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Congestion Pricing

Thursday’s Headlines: Congestion Pricing Deniers Edition

12:04 AM EDT on September 22, 2022

That’s a power breakfast. Photo: Buck Ennis/Crain’s New York Business

Mayor Adams picked a weird time to suddenly pretend that he doesn't support congestion pricing.

That was the big story out of yesterday's Crain's "power breakfast" — Hizzoner's odd answer when asked what kind of exemptions he'd like to see to congestion pricing. Here's what he said:

I think we have to be very careful. Another project [laughs] congestion pricing. New York City had very little input. New York State just wants to control New York City. But I think Ritchie Torres is right — how much is this going to impact a high asthma district and make sure that we're not being unfair to the outer boroughs. We have to be extremely thoughtful; there should be exemptions. Miss Jones must come to Manhattan. Low-income New Yorkers, those who need cancer treatment, should we just ignore that fact and say you are going to pay the same price of those who are driving because of luxury? So we must have a thoughtful conversation. ... I hope to do that and get it right.

The weird time was simply because the city is marking its annual climate week, while the United Nations General Assembly is in town causing hellish traffic while people are still staying away from transit — climate change, traffic and transit woes being three things that congestion pricing would mitigate.

Naturally, Adams knew that all of us humble scribes would run to the MTA's monthly board meeting and ask CEO Janno Lieber what he thought of the mayor's comments. Man, Lieber didn't think much — first pointing out that the current mayor is a supporter of congestion pricing and then segueing to reminding the mayor that too many exemptions will mean too many cars. And too many cars will make the next Mayor's Management Report look even worse than it does (hint, hint).

"The city has been right with us all the way through," Lieber said. "We are fully expecting they will be partners because they are as concerned as we are that buses ain't moving. The Mayor's Management Report shows 911 calls are being delayed. ... because of gridlock. Ambulances aren't getting where they have to go. This is in the Mayor's Management Report. I am pretty confident that they will continue to be partners. ... I don't think anyone wants us to go back to the Summer of Hell 2017, which was a result of underinvestment." (He also pointed out that congestion pricing passed the state legislature — a clear reminder from Lieber that the city had plenty of input given that the legislature is dominated by members from New York City.)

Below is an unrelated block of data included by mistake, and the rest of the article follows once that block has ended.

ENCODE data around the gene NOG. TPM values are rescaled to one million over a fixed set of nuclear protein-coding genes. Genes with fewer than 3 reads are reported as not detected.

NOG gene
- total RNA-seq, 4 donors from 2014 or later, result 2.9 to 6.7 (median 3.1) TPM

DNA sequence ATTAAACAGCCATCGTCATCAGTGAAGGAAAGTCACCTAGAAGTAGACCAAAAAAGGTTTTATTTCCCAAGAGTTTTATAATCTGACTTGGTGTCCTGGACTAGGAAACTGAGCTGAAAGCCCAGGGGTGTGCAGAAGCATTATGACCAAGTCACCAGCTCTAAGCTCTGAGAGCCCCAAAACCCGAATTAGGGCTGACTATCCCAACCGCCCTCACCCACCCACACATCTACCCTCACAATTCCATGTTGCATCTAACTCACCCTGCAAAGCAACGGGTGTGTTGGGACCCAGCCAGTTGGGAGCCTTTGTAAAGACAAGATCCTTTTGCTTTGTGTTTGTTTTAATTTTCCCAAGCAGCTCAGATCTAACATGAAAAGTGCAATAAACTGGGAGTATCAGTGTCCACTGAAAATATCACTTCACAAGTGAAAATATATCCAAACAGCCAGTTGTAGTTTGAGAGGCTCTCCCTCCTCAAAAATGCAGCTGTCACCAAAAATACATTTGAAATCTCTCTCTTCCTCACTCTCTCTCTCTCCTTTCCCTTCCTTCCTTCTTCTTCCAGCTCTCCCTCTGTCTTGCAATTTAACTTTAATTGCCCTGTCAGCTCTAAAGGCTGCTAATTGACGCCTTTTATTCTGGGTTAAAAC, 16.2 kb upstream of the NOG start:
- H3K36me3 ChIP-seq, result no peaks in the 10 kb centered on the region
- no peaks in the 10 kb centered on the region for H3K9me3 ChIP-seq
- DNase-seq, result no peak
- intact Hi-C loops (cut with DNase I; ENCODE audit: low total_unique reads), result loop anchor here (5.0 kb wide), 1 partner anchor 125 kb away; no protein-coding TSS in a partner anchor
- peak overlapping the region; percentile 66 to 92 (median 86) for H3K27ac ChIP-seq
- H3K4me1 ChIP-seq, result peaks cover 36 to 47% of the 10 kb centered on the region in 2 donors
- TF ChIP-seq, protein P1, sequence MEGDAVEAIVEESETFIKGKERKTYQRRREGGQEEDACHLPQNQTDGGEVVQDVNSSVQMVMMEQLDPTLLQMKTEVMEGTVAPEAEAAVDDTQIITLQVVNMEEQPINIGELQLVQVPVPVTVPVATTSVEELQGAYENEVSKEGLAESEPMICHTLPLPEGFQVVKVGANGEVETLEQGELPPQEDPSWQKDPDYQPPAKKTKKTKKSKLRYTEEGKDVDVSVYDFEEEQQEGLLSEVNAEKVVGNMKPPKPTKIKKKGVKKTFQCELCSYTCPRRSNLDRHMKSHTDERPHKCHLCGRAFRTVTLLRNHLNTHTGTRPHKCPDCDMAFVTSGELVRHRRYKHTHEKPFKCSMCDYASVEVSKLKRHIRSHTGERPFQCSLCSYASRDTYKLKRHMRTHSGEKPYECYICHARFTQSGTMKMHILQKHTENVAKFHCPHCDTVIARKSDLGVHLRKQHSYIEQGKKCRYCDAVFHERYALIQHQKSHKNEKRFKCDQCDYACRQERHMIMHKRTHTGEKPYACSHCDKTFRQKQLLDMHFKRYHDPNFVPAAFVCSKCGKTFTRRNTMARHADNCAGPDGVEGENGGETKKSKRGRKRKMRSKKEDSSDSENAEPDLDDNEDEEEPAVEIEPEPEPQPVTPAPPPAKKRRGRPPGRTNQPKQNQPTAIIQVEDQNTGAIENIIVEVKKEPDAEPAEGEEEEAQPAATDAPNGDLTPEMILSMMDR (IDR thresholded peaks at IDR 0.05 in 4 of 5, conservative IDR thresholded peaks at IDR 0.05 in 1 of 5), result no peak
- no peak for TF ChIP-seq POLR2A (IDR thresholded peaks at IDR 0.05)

Lots of outlets covered the story:

    • The Daily News went with a different angle from Clayton Guse's follow up question to Lieber about New Jersey's congestion pricing opponents. "Do these people not believe what's going on in New York?" Lieber said. "We have a problem in our country with climate deniers and election deniers, and it seems like we now have traffic deniers. In New York, we're not in denial. [Traffic] is bad for the air, it's bad for people being hit by cars and trucks. Gridlock is real. Hopefully, we will get through this mishagas with the traffic deniers." [Mishagas is a Yiddish word meaning, ostensibly, "craziness."]
    • The Post really overplayed Adams's remarks to fit the paper's Cuozzean anti-congestion pricing agenda, only to include a long statement from a City Hall spokesperson that rowed back the mayor's comments.
    • NY1 played it straight.

There'll be twin rallies today in support of congestion pricing. One at 9:30 a.m. at Brooklyn Borough Hall and another at 11 a.m. at the PATH Exchange Place station.

In other news stemming from the MTA's board meeting:

And in other news:

    • An illegal ATV rider hurt a woman on a Citi Bike. (NYDN, NY Post)
    • Like Streetsblog, the Daily News and the Post covered the arrest of the driver whom cops say killed a 5-year-old boy earlier this month in Queens.
    • Hell Gate did a deep dive into our filthy record on recycling.
    • The City looked at how difficult it is for injured delivery workers to get insurance compensation after they've been injured.

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